Mr. Penumbra’s 24-Hour Bookstore by Robin Sloan

13538873… book cults, vertical bookshops, hot geeks, theft, and the pursuit of immortality.”     -Nick Harkaway

Yes, all of these things can be found in this book.  Clay needed a job, so he found one at Mr. Penumbra’s 24-Hour Bookstore, but it didn’t take him long to figure out there was something strange going on.  In order to get to the bottom of it, he recruited a bunch of his friends to help, mostly through the use of technology (there was a lot of Google talk in this book).  It was a light, funny, entertaining read, and a good one for those days when you need a break from the heavier, more thought-provoking books.  I know I needed one recently.

Here is a nice description of Mr. Penumbra’s Bookstore:

The shelves were packed close together, and it felt like I was standing at the border of a forest- not a friendly California forest, either, but an old Transylvanian forest, a forest full of wolves and witches and dagger-wielding bandits all waiting just beyond moonlight’s reach.  There were ladders that clung to the shelves and rolled side to side.  Usually those seem charming, but here, stretching up into the gloom, they were ominous.  They whispered rumours of accidents in the dark.

Here are the lessons Clay has learned by the end of the book:

There is no immortality that is not built on friendship and work done with care.  All the secrets in the world worth knowing are hiding in plain sight.  It takes 41 seconds to climb a ladder three stories tall.  It’s not easy to imagine the year 3012 but that doesn’t mean you shouldn’t try.

One more quote from this book that caught my interest (because I have never listened to an audio book):

When you read a book, the story definitely happens inside your head.  When you listen, it seems to happen in a little cloud all around it, like a fuzzy knit cap pulled down over your eyes.

Is this what it’s like?  One of the reasons I have never listened to an audio book is because I think I won’t be able to pay close enough attention.  When I read, I like to make sure I get every detail, sometimes even re-reading paragraphs if I think I was a bit spacey when I read it the first time.

The other question that came up for me after reading this book is:  how many books are out there about The Pursuit of Immortality?  I’m curious to know how many different twists have been given to this theme.  This must be the lightest book I have ever read about the pursuit of immortality.  Usually it involves deep, dark mysteries, like Harry Potter, The Da Vince Code, and The Eight by Katherine Neville.  Can anyone think of some more examples?

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11 thoughts on “Mr. Penumbra’s 24-Hour Bookstore by Robin Sloan

  1. Care says:

    This is definitely on my want-to-read list. I have a friend who I much admire who didn’t like this but it sounds like something perfect for me.

  2. Care says:

    Oh, and I wanted to add that audiobooks can be SO GOOD! One of my motivations for trying audio is that I wanted to sharpen my auditory-pay-attention skills. And I think I have, but. It actually is great sometimes that I can half-listen and still feel like I’m accomplishing ‘reading’. That probably doesn’t make much sense but I do like driving and listening to stories. It just sucks, though, when you want to write down a quote! so I ‘get’ it – it can be tough.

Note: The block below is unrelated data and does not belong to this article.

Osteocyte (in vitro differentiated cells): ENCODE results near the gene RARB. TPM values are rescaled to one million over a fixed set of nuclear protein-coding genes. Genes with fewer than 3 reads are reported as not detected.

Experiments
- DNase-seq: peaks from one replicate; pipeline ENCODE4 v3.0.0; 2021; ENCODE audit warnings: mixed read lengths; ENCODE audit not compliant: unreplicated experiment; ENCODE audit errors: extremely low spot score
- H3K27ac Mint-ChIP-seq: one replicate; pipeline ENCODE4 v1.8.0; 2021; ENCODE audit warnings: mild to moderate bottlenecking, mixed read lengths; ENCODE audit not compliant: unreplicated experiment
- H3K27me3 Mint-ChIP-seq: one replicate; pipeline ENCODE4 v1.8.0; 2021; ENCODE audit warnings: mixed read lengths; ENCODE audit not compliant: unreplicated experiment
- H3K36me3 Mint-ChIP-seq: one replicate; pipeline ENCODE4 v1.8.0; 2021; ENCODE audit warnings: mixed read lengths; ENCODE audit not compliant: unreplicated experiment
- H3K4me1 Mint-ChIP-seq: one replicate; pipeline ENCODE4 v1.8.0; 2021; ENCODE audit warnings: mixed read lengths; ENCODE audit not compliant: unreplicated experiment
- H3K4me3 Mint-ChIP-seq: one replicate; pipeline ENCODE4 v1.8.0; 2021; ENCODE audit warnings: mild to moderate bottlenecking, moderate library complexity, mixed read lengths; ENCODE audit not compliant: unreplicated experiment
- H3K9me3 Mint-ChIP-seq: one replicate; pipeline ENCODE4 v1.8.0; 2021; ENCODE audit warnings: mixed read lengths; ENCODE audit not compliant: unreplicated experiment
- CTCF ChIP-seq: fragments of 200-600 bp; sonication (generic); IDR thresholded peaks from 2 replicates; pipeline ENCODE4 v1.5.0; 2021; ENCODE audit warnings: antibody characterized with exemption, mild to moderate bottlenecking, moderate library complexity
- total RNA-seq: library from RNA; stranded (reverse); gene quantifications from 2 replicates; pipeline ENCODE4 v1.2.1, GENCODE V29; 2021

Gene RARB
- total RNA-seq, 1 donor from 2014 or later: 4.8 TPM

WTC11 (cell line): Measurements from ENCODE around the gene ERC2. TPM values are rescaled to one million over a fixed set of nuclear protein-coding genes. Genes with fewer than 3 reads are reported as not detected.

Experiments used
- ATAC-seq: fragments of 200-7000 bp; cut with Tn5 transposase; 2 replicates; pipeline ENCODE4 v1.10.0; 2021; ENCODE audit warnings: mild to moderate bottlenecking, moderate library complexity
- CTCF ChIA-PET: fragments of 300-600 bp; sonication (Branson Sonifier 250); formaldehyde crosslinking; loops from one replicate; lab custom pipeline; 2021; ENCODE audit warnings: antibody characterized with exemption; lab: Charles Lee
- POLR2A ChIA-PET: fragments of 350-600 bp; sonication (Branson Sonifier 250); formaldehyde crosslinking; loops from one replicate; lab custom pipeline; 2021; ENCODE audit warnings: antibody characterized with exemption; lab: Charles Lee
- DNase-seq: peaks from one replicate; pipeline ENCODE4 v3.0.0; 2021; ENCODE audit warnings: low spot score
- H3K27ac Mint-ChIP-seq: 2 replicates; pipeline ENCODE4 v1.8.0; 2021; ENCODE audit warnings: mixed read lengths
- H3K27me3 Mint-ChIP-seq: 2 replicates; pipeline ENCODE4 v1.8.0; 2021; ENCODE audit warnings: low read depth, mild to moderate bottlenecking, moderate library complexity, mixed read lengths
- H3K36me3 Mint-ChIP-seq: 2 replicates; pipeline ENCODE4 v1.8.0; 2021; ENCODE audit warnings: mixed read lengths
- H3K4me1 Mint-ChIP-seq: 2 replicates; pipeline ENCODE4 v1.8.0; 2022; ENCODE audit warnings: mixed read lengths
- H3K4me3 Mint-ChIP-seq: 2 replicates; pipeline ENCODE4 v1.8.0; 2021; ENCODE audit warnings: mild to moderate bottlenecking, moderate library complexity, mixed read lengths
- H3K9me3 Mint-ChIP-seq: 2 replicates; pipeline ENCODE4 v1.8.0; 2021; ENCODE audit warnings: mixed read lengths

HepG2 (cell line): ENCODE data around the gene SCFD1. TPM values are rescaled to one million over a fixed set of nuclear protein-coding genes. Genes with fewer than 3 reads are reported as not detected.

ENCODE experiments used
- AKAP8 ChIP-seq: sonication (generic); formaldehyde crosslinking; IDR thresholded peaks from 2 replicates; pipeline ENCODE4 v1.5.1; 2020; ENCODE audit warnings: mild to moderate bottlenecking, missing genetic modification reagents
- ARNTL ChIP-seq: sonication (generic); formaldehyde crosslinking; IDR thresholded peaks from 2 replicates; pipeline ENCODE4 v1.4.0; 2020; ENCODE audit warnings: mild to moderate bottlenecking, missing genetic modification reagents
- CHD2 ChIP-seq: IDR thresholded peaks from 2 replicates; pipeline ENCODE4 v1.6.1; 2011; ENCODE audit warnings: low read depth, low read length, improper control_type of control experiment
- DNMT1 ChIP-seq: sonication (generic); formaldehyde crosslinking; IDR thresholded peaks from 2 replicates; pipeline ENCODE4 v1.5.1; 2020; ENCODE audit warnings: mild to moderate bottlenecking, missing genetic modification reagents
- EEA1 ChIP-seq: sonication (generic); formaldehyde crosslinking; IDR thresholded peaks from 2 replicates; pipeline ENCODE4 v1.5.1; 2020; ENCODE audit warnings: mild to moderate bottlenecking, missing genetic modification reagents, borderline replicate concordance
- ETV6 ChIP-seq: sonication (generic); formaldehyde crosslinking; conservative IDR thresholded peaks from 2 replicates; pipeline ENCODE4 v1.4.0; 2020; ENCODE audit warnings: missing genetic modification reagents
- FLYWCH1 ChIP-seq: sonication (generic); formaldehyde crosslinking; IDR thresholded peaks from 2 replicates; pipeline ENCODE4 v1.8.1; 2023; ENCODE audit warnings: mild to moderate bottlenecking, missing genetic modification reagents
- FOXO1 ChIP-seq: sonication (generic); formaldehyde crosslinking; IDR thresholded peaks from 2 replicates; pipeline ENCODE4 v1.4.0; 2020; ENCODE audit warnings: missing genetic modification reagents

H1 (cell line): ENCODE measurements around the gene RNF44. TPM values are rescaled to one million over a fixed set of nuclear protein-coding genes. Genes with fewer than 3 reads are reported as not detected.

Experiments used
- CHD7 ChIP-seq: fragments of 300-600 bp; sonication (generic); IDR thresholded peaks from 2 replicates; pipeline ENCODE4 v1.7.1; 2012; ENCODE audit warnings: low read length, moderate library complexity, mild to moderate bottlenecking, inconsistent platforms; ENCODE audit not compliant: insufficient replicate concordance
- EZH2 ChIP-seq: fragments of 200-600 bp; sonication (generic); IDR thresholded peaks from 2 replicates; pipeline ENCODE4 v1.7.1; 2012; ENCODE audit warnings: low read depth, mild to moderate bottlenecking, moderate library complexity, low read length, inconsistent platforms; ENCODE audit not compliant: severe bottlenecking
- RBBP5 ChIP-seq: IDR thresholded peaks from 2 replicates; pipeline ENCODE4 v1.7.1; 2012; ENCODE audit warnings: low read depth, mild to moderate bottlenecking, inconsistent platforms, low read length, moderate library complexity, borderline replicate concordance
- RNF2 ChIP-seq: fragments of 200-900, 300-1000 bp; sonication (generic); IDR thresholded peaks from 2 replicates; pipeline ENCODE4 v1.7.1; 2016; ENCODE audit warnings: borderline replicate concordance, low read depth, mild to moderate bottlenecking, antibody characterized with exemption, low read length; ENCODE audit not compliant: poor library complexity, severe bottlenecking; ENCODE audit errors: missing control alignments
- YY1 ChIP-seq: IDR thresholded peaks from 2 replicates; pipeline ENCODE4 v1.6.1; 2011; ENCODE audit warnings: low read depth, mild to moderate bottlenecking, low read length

• Naomi says:

      I like the idea of audio books, but I think one of my challenges is finding time to listen. If I’m in the car for a significant amount of time I usually have the kids with me. Maybe I will have to start with kids’ audio books.

      And, yes, I can picture myself having to stop it and start it too many times to either write something down or listen to something again.

  3. Cecilia says:

    Hmm…I can’t think of an answer to your question (about books regarding immortality), but I do want to read this book! I also have not tried audio books. I think they’d be fun but like you said, it would be hard to find the time.

    • Naomi says:

      Maybe someday, when the kids are older and they aren’t around as much, I will have more time. See, there are some things to look forward to as an empty-nester!

  4. ebookclassics says:

    You have been reading such interesting books! I think when I need to find something new to read, I’ll just browse through your blog. I have shied away from audio books for the same reason. I don’t think I would be able to pick up the full details of the story if I was listening to it, plus I have a bad habit of spacing out (as we have previously discussed). However, I was listening to an audio version of Paradise Lost as I read the text in the book. The poem is so challenging and intense, I felt I needed some extra help.

    • Naomi says:

      Thanks for the compliment! I get so many good reading ideas from other people, it’s nice to know I can return the favour!

      I’m impressed with your determination to get everything out of Paradise Lost as you can. I think if I was reading that right now, I might not have the time to read anything else.

      • ebookclassics says:

        LOL, I don’t know how much I will actually remember but it has been a good experience just trying to be open-minded and not give up when I don’t understand what’s going on. It also helps that Carolyn made the read-along two months long so I have been able to take things slowly.

  5. Carolyn O says:

    I loved Mr. Penumbra! I read it last year, in the fall, I think. There’s a review kicking around on the blog. As for the pursuit of immortality, that’s what most vampire stories are about, right? And there’s Voldemort in Harry Potter, of course.

    • Naomi says:

      Vampires didn’t even cross my mind! Although, I don’t think I’ll run out and read about them. I will have to go look at your Penumbra review now!

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